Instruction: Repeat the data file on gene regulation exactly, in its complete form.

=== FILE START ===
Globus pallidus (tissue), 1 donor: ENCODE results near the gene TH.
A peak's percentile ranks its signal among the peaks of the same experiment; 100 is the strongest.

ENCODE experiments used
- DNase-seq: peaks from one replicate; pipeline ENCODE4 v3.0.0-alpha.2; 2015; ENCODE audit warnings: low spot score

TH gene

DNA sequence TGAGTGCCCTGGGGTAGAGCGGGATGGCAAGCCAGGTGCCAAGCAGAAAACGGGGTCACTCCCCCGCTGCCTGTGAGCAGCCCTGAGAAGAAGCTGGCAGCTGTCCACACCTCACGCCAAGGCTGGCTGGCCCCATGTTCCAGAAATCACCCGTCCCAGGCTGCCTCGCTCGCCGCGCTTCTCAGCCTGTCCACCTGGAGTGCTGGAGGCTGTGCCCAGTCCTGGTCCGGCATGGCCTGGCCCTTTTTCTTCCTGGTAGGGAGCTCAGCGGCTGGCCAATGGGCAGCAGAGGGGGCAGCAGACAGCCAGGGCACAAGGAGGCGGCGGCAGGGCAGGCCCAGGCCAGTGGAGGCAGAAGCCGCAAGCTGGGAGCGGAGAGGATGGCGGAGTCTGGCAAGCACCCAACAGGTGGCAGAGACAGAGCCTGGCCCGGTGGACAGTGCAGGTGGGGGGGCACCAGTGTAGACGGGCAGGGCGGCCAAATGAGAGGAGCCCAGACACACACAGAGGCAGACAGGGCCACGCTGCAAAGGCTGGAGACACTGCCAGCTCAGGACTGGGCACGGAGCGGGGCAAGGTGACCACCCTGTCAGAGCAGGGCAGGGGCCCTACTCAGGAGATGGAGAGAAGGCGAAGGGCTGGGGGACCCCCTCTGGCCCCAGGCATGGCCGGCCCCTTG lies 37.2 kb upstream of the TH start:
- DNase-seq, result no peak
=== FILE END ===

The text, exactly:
Globus pallidus (tissue), 1 donor: ENCODE results near the gene TH.
A peak's percentile ranks its signal among the peaks of the same experiment; 100 is the strongest.

ENCODE experiments used
- DNase-seq: peaks from one replicate; pipeline ENCODE4 v3.0.0-alpha.2; 2015; ENCODE audit warnings: low spot score

TH gene

DNA sequence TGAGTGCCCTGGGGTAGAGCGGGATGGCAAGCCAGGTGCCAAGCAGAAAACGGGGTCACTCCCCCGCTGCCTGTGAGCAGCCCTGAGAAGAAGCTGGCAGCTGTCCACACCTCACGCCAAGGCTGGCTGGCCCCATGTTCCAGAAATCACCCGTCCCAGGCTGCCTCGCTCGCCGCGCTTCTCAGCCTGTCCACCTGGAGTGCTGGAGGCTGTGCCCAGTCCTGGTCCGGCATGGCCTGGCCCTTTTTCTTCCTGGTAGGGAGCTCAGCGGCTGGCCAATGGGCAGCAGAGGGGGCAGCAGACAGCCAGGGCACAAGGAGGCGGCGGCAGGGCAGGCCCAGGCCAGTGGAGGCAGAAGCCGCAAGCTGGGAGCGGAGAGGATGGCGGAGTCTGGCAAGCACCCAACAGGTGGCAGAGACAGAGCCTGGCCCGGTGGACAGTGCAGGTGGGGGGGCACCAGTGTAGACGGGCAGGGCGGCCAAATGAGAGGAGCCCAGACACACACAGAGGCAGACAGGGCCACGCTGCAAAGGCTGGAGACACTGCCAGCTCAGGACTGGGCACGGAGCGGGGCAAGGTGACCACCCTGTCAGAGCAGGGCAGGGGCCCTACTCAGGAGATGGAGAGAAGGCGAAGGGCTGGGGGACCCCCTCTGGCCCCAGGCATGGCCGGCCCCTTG lies 37.2 kb upstream of the TH start:
- DNase-seq, result no peak